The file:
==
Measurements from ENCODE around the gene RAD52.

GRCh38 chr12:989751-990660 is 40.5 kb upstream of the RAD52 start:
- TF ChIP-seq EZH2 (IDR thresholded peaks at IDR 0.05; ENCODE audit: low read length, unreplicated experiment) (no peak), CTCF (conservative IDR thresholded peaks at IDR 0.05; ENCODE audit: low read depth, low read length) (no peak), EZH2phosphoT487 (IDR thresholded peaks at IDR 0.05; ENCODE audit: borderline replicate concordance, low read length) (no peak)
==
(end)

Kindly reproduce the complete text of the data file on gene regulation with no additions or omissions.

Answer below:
Measurements from ENCODE around the gene RAD52.

GRCh38 chr12:989751-990660 is 40.5 kb upstream of the RAD52 start:
- TF ChIP-seq EZH2 (IDR thresholded peaks at IDR 0.05; ENCODE audit: low read length, unreplicated experiment) (no peak), CTCF (conservative IDR thresholded peaks at IDR 0.05; ENCODE audit: low read depth, low read length) (no peak), EZH2phosphoT487 (IDR thresholded peaks at IDR 0.05; ENCODE audit: borderline replicate concordance, low read length) (no peak)